The Ganumēdēs of Greek myth, known to English readers as Ganymede, was a handsome young prince of Troy. Zeus in the form of an eagle carried him up to Olympus to be his cupbearer at feasts. By classical times the story was routinely read homoerotically, with Zeus as the besotted erastēs and Ganymede the ingénu erōmenos; Lucian later had a lot of fun with it in his Dialogues of the Gods. I wish I could point you towards his version in the great translation by the Fowler brothers but it's one of the ones they left out. Ganymede's alternate name in Latin retellings, Catamitus, gives us our word 'catamite'.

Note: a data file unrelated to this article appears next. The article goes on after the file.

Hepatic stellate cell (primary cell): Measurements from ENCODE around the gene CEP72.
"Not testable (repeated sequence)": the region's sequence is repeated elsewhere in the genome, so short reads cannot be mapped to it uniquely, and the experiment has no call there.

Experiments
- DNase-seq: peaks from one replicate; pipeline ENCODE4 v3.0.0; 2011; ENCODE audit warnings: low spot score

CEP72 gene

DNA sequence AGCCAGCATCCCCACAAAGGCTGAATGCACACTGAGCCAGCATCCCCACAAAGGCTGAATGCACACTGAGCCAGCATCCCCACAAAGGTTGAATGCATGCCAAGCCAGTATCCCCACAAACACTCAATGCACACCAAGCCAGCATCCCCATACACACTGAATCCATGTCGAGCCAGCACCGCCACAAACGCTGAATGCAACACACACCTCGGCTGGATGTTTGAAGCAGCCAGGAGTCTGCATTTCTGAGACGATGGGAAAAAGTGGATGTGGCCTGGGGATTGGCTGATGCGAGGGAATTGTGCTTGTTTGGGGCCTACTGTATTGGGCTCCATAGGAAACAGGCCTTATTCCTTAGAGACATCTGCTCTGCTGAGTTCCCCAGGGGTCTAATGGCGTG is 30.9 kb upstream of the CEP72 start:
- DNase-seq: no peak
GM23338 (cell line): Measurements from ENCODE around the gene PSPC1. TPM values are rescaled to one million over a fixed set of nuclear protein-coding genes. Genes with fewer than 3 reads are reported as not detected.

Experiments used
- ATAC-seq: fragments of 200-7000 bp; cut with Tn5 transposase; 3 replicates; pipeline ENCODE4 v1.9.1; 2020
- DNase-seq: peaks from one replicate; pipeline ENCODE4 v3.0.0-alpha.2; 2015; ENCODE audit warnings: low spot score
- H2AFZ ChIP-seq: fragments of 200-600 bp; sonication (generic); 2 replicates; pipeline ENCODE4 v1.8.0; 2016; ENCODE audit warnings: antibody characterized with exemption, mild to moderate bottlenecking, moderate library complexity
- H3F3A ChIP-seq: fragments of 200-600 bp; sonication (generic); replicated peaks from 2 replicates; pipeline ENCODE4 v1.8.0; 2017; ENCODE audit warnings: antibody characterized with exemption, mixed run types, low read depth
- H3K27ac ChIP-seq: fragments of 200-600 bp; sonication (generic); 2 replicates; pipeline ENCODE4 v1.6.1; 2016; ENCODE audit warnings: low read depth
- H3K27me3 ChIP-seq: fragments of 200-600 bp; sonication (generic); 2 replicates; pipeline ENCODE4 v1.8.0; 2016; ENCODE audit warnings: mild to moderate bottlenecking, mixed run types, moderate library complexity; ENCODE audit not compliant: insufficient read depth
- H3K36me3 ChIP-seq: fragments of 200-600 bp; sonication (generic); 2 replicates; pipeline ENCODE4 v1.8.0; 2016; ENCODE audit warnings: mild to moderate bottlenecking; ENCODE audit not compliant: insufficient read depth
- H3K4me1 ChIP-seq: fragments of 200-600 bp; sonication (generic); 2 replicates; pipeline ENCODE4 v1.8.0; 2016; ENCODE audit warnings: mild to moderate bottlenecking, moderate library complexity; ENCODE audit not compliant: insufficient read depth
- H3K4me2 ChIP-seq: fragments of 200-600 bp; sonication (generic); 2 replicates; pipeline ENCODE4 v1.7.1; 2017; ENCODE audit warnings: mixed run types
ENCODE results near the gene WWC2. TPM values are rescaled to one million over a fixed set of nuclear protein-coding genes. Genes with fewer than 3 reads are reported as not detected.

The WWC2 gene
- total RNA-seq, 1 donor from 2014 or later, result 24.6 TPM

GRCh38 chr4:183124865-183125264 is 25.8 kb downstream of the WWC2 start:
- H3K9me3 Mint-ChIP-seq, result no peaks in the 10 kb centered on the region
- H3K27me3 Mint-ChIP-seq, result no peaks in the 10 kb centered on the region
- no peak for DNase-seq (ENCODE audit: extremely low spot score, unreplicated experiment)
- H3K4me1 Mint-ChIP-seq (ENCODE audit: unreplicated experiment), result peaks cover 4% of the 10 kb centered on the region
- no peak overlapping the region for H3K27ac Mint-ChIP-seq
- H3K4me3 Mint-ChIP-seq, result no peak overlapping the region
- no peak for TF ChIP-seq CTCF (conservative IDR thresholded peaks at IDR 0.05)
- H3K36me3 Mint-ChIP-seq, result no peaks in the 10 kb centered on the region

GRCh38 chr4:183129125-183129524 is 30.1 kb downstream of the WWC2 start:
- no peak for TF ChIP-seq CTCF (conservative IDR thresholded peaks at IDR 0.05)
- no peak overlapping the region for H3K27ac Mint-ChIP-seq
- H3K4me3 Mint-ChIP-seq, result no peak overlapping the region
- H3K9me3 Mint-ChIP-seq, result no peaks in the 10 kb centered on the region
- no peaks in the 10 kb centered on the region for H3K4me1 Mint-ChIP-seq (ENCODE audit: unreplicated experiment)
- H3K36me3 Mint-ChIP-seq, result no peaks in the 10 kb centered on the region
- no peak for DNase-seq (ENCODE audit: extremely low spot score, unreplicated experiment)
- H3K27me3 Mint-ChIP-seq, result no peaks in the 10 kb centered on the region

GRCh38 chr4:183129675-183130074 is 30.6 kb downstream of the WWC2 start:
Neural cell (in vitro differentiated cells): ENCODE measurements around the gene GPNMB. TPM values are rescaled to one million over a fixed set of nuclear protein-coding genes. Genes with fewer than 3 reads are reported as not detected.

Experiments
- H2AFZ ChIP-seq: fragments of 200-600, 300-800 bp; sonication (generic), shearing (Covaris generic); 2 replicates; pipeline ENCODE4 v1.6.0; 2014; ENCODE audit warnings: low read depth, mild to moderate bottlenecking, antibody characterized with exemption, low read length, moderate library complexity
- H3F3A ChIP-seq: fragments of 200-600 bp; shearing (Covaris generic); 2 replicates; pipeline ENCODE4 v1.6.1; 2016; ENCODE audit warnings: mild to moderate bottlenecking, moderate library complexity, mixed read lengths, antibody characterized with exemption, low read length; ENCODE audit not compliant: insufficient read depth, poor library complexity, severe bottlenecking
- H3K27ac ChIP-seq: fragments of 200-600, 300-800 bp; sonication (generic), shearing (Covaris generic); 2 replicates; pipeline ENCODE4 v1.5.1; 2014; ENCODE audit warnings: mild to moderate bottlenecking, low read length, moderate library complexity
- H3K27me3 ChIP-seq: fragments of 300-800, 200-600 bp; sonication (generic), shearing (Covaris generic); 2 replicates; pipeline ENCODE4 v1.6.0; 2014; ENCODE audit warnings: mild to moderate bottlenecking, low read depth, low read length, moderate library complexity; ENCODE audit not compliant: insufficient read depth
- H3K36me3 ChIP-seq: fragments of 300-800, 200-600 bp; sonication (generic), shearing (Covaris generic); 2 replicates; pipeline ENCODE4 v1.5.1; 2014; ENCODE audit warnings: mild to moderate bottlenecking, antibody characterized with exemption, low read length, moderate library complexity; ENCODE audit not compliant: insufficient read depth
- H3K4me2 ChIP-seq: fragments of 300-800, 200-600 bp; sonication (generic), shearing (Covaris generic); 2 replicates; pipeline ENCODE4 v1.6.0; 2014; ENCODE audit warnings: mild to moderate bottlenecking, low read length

Two poets worry that Zeus may be coming for their own personal Ganymedes, and take precautions.
Master of Pisa, Zeus, I pray you crown
Peithēnor, who is Cypris’ second son,
Hard under Cronos’ mount. I also pray
You not become an eagle once again
And snatch him up and carry him away
To pour you cups of wine, and take the place
Of that fair Trojan lad. If on a time
I pleased by sending you some Muse-made toy,
Pray give assent to unity of mind
Between a poet and a godlike boy.
If Zeus is still the fellow who once stole
And carried off the prime of Ganymede,
Well, I shall hide Myiscus in my heart
In case the god should steal a march on me
And throw his wings around the lovely boy.